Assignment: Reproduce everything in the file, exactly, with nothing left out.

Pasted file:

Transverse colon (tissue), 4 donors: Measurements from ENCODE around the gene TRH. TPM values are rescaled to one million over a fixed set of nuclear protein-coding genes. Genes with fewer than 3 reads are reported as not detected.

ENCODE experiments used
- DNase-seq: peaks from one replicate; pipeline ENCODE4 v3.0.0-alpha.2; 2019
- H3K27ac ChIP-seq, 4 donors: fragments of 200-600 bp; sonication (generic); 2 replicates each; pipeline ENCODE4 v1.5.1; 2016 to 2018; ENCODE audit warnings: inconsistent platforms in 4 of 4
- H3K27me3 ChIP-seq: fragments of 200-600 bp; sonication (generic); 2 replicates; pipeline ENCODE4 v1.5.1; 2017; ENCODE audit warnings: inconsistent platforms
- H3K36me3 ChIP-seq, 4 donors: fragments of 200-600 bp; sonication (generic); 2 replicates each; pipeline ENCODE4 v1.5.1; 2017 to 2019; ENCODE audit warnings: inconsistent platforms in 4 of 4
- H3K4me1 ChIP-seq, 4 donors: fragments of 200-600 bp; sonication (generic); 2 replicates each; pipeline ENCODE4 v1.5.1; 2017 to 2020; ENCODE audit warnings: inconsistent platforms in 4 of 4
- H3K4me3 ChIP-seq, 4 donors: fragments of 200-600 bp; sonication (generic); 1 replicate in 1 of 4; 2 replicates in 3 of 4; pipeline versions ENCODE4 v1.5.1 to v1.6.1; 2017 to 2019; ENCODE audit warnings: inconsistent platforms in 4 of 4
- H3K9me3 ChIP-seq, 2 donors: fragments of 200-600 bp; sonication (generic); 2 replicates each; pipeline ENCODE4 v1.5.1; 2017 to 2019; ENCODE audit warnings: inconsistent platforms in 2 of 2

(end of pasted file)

Transverse colon (tissue), 4 donors: Measurements from ENCODE around the gene TRH. TPM values are rescaled to one million over a fixed set of nuclear protein-coding genes. Genes with fewer than 3 reads are reported as not detected.

ENCODE experiments used
- DNase-seq: peaks from one replicate; pipeline ENCODE4 v3.0.0-alpha.2; 2019
- H3K27ac ChIP-seq, 4 donors: fragments of 200-600 bp; sonication (generic); 2 replicates each; pipeline ENCODE4 v1.5.1; 2016 to 2018; ENCODE audit warnings: inconsistent platforms in 4 of 4
- H3K27me3 ChIP-seq: fragments of 200-600 bp; sonication (generic); 2 replicates; pipeline ENCODE4 v1.5.1; 2017; ENCODE audit warnings: inconsistent platforms
- H3K36me3 ChIP-seq, 4 donors: fragments of 200-600 bp; sonication (generic); 2 replicates each; pipeline ENCODE4 v1.5.1; 2017 to 2019; ENCODE audit warnings: inconsistent platforms in 4 of 4
- H3K4me1 ChIP-seq, 4 donors: fragments of 200-600 bp; sonication (generic); 2 replicates each; pipeline ENCODE4 v1.5.1; 2017 to 2020; ENCODE audit warnings: inconsistent platforms in 4 of 4
- H3K4me3 ChIP-seq, 4 donors: fragments of 200-600 bp; sonication (generic); 1 replicate in 1 of 4; 2 replicates in 3 of 4; pipeline versions ENCODE4 v1.5.1 to v1.6.1; 2017 to 2019; ENCODE audit warnings: inconsistent platforms in 4 of 4
- H3K9me3 ChIP-seq, 2 donors: fragments of 200-600 bp; sonication (generic); 2 replicates each; pipeline ENCODE4 v1.5.1; 2017 to 2019; ENCODE audit warnings: inconsistent platforms in 2 of 2